When reading 4KB blocks, the PC60 reached 11,830 IOPS and had an average speed of 46.211 MB/s. The drive was faster when writing, reaching 12,179 IOPS with an average speed of 47.578 MB/s.
Anvil's Storage Utilities:
Anvil's Storage Utilities is another benchmark designed with SSDs in mind. The standard storage benchmark measures a drive's performance by testing its transfer speeds, access times and IOPS.
Lastly, I ran a series of tests using Iometer. This tool can be configured to benchmark a number of things. In this case, I used it to measure the PC60's read and write speeds and the number of operations per second. The tests were run using random bytes and a queue depth of 3.
The PC60's performance was very similar to what we saw in our other tests. The drive was able to read at 469.38 MB/s and write at 461.59 MB/s.
The PC60 wasn't one of the faster drives we've tested when it came to random reads and writes. In our tests, the drive was able to read at 80.4 MB/s and write at 113.02 MB/s.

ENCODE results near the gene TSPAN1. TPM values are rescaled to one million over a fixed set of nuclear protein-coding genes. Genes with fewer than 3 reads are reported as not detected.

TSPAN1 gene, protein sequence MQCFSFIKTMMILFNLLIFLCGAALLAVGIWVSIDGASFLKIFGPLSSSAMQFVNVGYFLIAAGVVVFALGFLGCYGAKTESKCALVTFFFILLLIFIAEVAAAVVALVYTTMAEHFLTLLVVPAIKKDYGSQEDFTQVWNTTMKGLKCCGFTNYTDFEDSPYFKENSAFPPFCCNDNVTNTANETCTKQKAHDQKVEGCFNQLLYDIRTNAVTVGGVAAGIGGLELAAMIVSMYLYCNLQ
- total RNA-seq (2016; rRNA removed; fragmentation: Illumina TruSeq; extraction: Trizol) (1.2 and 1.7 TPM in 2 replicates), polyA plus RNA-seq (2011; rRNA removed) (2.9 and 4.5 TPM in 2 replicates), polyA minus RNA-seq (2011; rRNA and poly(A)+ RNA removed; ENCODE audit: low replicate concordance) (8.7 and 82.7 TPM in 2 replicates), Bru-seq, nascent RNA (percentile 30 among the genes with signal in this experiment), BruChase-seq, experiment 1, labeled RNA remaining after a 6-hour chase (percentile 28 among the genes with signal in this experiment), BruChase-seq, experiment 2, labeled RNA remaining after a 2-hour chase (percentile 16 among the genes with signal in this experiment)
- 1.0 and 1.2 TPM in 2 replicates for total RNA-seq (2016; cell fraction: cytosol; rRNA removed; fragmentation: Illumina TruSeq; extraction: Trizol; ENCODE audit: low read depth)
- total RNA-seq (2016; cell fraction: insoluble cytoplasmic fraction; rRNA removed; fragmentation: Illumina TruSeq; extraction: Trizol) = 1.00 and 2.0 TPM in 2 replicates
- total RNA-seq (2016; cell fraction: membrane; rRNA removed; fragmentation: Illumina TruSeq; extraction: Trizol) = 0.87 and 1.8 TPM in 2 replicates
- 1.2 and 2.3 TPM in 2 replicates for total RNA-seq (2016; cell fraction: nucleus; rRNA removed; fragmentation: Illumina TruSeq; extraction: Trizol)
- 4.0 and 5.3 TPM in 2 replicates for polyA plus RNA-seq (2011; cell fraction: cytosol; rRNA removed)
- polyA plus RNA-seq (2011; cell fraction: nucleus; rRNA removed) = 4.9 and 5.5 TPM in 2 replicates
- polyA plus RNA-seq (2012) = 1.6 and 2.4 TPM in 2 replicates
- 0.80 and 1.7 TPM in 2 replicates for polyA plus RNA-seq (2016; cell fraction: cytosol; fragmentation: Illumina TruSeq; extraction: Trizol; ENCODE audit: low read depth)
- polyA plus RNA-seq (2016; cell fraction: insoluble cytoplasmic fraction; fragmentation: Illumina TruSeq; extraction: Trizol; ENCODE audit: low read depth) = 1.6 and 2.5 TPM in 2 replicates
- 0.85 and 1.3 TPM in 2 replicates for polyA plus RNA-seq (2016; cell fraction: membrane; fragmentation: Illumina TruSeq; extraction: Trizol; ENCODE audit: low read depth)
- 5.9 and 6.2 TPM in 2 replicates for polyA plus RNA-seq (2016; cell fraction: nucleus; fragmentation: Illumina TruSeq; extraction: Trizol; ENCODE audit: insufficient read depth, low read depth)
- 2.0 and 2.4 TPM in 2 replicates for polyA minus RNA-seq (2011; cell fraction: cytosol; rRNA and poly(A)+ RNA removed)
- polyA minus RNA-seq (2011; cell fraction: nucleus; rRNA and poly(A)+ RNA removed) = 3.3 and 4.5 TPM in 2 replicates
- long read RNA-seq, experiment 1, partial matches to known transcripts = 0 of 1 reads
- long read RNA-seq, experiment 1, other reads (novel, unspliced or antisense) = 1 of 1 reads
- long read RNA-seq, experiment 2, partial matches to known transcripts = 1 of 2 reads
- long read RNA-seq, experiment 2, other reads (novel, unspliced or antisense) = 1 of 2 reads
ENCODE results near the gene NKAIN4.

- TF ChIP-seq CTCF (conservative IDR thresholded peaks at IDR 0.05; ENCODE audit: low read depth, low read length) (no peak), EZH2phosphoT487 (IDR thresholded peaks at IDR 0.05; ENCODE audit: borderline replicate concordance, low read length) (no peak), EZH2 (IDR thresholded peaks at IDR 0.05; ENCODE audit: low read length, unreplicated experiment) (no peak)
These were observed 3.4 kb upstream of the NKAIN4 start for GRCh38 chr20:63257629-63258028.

Silicon Power really doesn't say what the PC60 is capable of in regards to IOPS. In our tests, the drive reached 20,583 random read IOPS and 28,993 random write IOPS.
Vantage PCMark 8 - Storage Test:
PCMark 8 is a complete benchmark for Windows. It includes five benchmark tests, each designed around a specific scenario. The storage benchmark measures drive performance using real-world traces recorded from Adobe Creative Suite, Microsoft Office and a selection of popular games.
PCMark 8 also includes a consistency test which measures the performance consistency and degradation tendency of a storage system. The test reports the performance level at the start, the degraded steady-state and the recovered state as well as the number of iterations required to reach them. For this test, we are focusing on the Adobe Photoshop (Heavy) trace and will look at both the bandwidth and latency of the drive
The PC60 didn't do as well as the other drives in this test. Its bandwidth dropped below 50 MB/s during the degradation and steady phases, pushing its latency well above the 3000ms mark. The PC60's performance did eventually recover. However, this wasn't until the last recovery phase.
While SSD's offer many benefits, there are some downsides to using flash memory. One of the biggest issues people run into is performance degradation. Over time, an SSD will run out of fresh blocks and will have to write over data the file system has marked as deleted. This procedure is very complicated and can slow an SSD's write speeds considerably.